Finally, we also tested whether the distribution of animals reaching the different trials were different between the hatch groups and between sexes, using chi square analysis. There were no differences between hatch groups in whether or not the animals solved the task on the first attempt, if they solved the task at all, or the number of animals that reached any of the first four trials (χ2 = 0.73 to 2.22, df = 2, all p>0.1), and there was only a weak tendency for a difference in the number of animals that reached the 5th trial (χ2 = 4.65, df = 2, p = 0.1). Neither were there differences in the number of males and females that solved the task or that reached any of the trials (χ2 = 0.22 to 2.31, df = 1, all p>0.1).

Discussion

Time of hatching was related to post-hatch growth and behavior of chickens during the first 8 weeks of life, but males and females were affected differently. In females, body weight throughout the experimental period was negatively correlated with time of hatching, but no overall effect was seen on behavior. In males, on the other hand, a negative correlation between hatch time and body weight was only found when testing all hatched male chicks until day 10, whereas in the chicks kept for behavioral studies, only a tendency of such a correlation was observed, and only until day 14. On the other hand, several differences were found in behavior of males, particularly between early and middle hatchers. Early hatched males showed a higher response to novelty, and also showed a tendency of lower general passivity, as well as faster learning in a spatial learning task. This study is the first to show that chicks hatched at different times within the hatch window may display different behavioral phenotypes, and it is also in line with a number of previous studies demonstrating weight differences between early and late hatchers.

In the present study, we standardized as many of the pre-incubation factors as possible. Eggs were obtained from a single breeder flock from a commercial flock with minimal genetic variation, and the eggs were laid on the same day and not stored before incubation. All eggs were kept in the same incubator and hatcher, and treated in the same way. Despite this, there was a spread of hatch of 35.5 hours, similar to what has been observed in previous studies [10]. Unlike a number of other studies [10], [16], however, no difference was observed in the hatching times of males and females. Ichinoe [39] investigated hatching time in different chicken layer breeds and found that sex differences are considerably dependent on breed. To our knowledge, this has previously not been investigated in the Bovans breed, and it is possible that effects of both egg size and chick sex are not present in this breed.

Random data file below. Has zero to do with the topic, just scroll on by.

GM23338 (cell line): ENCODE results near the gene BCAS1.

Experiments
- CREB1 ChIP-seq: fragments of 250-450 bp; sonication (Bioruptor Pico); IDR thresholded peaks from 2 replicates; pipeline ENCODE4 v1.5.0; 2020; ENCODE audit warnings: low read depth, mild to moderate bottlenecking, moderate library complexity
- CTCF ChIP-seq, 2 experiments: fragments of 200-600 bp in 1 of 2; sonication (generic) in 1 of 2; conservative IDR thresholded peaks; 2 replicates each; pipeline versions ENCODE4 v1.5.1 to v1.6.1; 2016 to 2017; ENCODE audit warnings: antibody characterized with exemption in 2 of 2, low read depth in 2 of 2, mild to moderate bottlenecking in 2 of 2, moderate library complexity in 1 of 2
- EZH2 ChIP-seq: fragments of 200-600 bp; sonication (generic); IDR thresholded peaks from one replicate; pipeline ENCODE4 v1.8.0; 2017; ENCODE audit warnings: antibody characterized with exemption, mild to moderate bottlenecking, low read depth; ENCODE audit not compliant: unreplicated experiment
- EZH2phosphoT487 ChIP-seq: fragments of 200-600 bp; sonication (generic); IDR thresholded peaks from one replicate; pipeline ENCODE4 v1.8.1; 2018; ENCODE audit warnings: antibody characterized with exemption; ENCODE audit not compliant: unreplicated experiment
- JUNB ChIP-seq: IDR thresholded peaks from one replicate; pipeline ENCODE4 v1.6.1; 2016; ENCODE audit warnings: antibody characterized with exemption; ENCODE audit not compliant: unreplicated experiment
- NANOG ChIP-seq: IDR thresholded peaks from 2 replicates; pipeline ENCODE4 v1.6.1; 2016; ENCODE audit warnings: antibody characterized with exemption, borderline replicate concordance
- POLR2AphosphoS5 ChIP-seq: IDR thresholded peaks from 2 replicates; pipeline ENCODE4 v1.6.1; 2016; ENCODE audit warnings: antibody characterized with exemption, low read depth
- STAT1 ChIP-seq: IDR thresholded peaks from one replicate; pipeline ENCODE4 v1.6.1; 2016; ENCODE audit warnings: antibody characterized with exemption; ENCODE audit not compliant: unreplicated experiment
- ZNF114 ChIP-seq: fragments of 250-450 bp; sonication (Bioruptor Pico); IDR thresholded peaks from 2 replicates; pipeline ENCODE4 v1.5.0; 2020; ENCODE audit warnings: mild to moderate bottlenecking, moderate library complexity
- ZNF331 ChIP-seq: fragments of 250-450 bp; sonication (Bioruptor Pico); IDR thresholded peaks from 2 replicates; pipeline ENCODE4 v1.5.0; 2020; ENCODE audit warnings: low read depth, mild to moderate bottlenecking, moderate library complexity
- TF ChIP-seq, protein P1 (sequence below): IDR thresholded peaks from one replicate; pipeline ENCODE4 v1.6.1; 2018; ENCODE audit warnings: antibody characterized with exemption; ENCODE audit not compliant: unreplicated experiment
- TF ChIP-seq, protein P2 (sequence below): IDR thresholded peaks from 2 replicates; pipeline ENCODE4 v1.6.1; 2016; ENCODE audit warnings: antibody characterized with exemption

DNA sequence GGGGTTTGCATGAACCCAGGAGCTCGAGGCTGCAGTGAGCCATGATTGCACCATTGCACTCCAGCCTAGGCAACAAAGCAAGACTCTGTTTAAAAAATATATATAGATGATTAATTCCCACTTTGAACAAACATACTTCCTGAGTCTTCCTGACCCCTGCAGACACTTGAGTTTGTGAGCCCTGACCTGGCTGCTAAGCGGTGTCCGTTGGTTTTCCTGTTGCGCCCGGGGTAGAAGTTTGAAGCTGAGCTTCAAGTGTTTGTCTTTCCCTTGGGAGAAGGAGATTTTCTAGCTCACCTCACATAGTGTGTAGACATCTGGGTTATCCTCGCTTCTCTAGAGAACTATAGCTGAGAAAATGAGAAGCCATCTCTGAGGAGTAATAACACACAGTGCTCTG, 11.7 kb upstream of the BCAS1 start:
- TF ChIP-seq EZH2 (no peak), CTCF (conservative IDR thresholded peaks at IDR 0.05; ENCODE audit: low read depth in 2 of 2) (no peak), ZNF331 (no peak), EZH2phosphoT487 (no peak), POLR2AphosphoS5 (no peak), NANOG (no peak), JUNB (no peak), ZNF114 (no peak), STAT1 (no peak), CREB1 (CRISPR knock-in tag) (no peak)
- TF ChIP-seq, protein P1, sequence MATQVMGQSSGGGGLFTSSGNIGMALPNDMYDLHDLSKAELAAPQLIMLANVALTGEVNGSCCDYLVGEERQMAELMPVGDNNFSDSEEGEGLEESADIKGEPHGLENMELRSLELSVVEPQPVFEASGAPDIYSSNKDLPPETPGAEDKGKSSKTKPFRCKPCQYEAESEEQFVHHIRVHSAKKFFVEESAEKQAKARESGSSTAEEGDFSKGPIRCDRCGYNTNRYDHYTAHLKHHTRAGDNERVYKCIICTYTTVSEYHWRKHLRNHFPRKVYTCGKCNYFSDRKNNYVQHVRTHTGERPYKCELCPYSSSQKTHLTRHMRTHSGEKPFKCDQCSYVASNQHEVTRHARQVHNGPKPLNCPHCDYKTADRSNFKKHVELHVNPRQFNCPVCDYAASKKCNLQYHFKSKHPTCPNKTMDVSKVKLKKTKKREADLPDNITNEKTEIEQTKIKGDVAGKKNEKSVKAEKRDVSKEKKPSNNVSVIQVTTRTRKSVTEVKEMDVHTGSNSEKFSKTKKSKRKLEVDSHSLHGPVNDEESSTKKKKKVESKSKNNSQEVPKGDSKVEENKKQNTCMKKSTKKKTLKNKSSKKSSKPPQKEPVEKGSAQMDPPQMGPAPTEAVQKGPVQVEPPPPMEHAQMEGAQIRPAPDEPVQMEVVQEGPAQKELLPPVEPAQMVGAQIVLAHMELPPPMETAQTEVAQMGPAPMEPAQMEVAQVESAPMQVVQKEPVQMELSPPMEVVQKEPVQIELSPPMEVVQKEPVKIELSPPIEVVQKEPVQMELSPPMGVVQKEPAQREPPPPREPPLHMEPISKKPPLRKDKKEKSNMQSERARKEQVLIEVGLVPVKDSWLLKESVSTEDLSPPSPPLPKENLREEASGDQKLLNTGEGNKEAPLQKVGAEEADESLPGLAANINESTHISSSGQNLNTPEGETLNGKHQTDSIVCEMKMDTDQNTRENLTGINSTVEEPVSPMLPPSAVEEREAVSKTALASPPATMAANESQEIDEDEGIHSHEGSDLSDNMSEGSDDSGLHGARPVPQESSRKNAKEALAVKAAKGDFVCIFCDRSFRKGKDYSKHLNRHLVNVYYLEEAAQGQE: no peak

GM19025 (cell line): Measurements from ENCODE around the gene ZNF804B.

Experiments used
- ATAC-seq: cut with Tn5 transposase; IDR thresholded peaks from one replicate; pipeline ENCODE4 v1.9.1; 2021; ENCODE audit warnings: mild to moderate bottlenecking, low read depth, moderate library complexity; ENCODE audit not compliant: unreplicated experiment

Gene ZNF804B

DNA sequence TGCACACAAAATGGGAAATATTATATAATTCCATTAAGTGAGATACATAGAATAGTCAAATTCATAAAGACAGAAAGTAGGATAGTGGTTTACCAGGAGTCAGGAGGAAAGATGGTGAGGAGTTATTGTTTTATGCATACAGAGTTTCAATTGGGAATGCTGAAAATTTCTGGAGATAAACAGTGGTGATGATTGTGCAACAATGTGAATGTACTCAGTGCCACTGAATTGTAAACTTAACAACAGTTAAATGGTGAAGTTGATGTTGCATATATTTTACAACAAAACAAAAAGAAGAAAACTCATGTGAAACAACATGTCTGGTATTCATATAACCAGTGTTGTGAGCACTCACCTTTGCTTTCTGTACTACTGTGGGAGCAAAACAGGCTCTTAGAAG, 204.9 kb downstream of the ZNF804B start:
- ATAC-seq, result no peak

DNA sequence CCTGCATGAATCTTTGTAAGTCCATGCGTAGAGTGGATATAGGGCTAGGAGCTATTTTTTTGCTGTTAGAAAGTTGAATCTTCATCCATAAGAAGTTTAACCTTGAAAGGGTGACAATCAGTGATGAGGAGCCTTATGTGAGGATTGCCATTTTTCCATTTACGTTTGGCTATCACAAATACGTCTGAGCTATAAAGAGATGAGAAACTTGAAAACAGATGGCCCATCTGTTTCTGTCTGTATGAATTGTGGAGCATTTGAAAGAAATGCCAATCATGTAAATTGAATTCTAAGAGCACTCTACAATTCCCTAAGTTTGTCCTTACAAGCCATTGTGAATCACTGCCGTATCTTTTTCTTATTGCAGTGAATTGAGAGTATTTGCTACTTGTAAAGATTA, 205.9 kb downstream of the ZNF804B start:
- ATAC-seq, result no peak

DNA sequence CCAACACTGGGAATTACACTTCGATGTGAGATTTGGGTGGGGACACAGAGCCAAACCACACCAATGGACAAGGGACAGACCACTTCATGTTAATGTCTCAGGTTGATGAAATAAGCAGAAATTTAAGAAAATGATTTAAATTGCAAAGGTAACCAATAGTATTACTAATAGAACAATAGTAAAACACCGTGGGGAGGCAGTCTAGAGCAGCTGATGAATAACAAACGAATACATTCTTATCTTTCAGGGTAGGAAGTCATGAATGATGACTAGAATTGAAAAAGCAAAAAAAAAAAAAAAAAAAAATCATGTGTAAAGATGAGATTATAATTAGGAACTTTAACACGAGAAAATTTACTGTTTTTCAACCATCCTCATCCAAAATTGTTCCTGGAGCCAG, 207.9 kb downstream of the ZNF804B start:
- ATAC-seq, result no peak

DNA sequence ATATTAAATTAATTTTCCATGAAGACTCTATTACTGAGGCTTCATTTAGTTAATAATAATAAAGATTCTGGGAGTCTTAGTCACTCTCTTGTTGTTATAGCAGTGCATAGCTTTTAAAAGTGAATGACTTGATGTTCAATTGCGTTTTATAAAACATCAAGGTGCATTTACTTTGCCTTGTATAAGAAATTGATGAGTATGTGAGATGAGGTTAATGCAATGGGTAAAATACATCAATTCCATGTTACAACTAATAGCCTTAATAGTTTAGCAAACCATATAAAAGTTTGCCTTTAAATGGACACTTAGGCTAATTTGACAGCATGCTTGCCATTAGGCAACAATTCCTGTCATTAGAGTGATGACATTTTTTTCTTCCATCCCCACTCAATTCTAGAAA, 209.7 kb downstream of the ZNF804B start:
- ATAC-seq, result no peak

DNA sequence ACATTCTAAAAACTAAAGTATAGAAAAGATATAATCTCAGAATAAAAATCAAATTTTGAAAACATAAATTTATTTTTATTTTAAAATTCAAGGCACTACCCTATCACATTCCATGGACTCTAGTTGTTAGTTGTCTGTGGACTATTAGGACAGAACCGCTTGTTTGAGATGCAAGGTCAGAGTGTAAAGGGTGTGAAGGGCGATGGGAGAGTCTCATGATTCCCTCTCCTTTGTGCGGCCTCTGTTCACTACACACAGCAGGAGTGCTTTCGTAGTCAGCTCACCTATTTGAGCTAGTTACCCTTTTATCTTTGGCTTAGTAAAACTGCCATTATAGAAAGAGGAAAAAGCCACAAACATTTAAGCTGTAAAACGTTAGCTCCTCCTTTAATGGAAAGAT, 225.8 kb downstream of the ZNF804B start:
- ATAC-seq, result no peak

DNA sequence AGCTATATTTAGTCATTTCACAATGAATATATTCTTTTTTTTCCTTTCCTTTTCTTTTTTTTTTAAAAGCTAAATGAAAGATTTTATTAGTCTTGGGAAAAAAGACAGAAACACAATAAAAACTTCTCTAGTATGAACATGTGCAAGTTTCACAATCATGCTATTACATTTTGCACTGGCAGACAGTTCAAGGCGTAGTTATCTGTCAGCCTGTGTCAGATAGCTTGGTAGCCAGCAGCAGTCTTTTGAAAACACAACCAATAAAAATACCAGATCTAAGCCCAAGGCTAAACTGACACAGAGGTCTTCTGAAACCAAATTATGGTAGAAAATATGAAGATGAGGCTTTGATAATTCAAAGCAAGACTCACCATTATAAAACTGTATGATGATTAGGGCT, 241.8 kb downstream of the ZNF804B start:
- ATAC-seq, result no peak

No correlation was found between hatching time and egg weight or egg weight loss. In previous papers, results on the effect of egg weight are ambiguous, some finding a correlation [13][16], and others not [31]. On the other hand, hatch time was negatively correlated with hatch weight relative to egg weight. A previous study [10] reported lower residual yolk weights in late hatchers, whereas yolk free body mass was not affected. This could explain the decrease in relative hatch weight observed in this study.

4.1 Hatching time and post-hatch growth

Although no correlation between hatch time and hatch weight was observed, there was a negative correlation between hatch time and body weight starting on day 4. In females this correlation persisted throughout the 8 week long experiment, whereas no significant correlation or tendency of a correlation was found for males from day 14 and later.

Previous studies have also shown a similar pattern of decreased growth in late hatchers [10], [15], [18]. The reason for this lower post-hatch growth potential in late hatchers is currently unknown, but several studies have suggested a potential role of thyroid hormones [10], [15], [24]. Increased conversion of thyroxine (T4) to triiodothyronine (T3) levels appears to be a stimulus for hatching [9], and chicks with lower levels of T3 hatch later [10],[19],[24]. Lower thyroid hormone levels could in turn lead to lower post-hatch growth, due to interactions with growth hormone [40]. However, other studies have reached opposite results, showing higher thyroid levels in late hatchers [29]. Consequently, it is not yet known whether thyroid hormones constitute the link between hatching time and post-hatch growth.